I would argue that this is not new. Consider this piece in The New York Times, where a judge interrupts an attorney by sarcastically parroting the phrase twice, from 1896.

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On the other hand, it certainly seems likely, based on the Grammarist article and the other sources the OP provided, that the phrase is used more often in a sarcastic way today than it was in the past. I think it's notable though that the most extreme cases of sarcasm are by comedians and bloggers. The phrase is still active with sincere intent as well. Perusing a Google News search on the phrase reveals numerous instances where the speaker or writer is not being sarcastic. I found these three articles published within the last 24 hours.

With all due respect to the Lions, who play a nice brand of football and aren't a bad team at all, it will be ridiculous, bordering on wrong, should they end up being crowned Super Rugby champions in 2017.

There's a new show that premiered three weeks ago on Comedy Central at 11:30 p.m. every Thursday called The President Show and, with all due respect to the SNL troupe, this show is even funnier and more relentless than anything we've seen elsewhere.

“We saw a guy at Vanderbilt that was a productive guy, but, with all due respect to Vanderbilt, this is a whole different ballgame," Texans coach Bill O'Brien said.

Is the phrase irritating and better off omitted? I would say so, and apparently, a lot of people agree. Is it often used in a sarcastic or insincere way? That seems undeniable.

Whether or not it is mainly a sarcastic expression is difficult to measure, but I'll summarize with two points:

  1. The phrase has been pretty meaningless and irritating for quite some time.

  2. The phrase is still used often without sarcasm.

  • I agree with your second point, though the sources I cite appear to suggest the opposite. As for point one, I think the idiom is still among the "irritating" ones. – user66974 May 14 '17 at 7:36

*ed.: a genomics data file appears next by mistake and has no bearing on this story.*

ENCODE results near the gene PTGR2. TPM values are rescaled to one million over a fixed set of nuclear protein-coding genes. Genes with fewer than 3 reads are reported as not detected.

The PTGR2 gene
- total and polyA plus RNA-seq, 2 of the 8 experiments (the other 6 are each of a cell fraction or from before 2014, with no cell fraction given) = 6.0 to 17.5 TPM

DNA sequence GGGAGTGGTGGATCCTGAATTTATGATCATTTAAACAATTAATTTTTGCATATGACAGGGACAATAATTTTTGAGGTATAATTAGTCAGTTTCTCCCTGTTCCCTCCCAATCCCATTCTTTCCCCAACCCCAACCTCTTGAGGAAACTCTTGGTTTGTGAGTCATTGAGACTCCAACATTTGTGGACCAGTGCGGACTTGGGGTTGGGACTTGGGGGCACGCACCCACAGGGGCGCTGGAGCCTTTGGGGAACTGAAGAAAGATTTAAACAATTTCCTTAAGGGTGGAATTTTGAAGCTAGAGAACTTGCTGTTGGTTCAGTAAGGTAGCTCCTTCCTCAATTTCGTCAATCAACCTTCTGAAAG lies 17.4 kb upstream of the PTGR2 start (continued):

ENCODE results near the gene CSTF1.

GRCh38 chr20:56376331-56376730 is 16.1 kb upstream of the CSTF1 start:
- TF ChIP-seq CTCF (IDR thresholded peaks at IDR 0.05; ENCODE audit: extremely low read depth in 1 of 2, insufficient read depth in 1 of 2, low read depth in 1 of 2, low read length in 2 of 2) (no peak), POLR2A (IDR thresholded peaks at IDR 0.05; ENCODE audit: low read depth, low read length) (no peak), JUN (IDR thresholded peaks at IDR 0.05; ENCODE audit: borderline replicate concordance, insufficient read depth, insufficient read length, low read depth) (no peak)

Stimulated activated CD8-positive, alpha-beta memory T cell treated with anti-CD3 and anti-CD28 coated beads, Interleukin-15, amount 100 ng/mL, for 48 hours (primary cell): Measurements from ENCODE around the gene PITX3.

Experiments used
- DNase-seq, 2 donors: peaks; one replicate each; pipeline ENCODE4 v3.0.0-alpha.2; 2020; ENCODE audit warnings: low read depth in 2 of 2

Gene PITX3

• @Josh I'm not arguing that it isn't irritating, but rather that it might have been irritating even before recent use. I think the sarcastic uses are a response to how the phrase is hollow and overused. When a comedian says "with all due respect, you're a moron," they're taking advantage of the phrase's flexibility by essentially saying "I don't think you're due any respect at all." They're also mocking the way the term is overused in politics, which was Colbert's schtick for a long time. So the sarcastic use is more an additional meaning than a replacement for how it was used historically. – RaceYouAnytime May 14 '17 at 15:57
  • I have been using 'with due respect' here in many situations to preface an expression of disagreement with somebody's opinion, as in "with due respect to username1234, that is not at all what OP intended" or "@username5678 with due respect, your comment might easily be misinterpreted." I think it is an expression of routine politeness as used here to preface a 'friendly argument'. However it can also preface a very hostile (yet icily polite) statement. Sarcasm does not seem apparent. Do many members at EL & U use "with due respect" or "with all due respect" to preface their statements? – English Student May 24 '17 at 0:44
  • @EnglishStudent part of my argument is that the phrase is not necessarily sarcastic, so I don't think there's a problem with how you use it. The point I was getting at is whether it's a useful phrase or if it's become somewhat meaningless because of overuse or ironic use. For instance, I could have started this comment by saying, "with all due respect," but often if a statement is phrased in a respectful way, that preface is less necessary. As a somewhat meta-example, I hope you realize by the fact that I responded that I respect your point, even though I'm not explicitly saying so. :) – RaceYouAnytime May 24 '17 at 0:52
  • Very true! According to the earlier definition the statement was always used with respect before a polite disagreement. What I would like to know is (1) are many people using 'with due respect' on this website and (2) if a highly hostile (yet not vulgar) statement follows, as in "@user765432 with due respect to your intelligence, your attitude is highly prejudiced and offensive; you have no absolute right to expect an answer, because we are not simply waiting here to look up grammar rules for your benefit!" would disrespect actually be intended by the preface rather than 'due' respect? – English Student May 24 '17 at 1:01
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"With all due respect" is ambiguous. The phrase shouldn't be used in polite conversation. I'd dislike it if I was sitting at an event and have somebody said that to me. I'd expect it if I was throwing popcorn at the back of their head!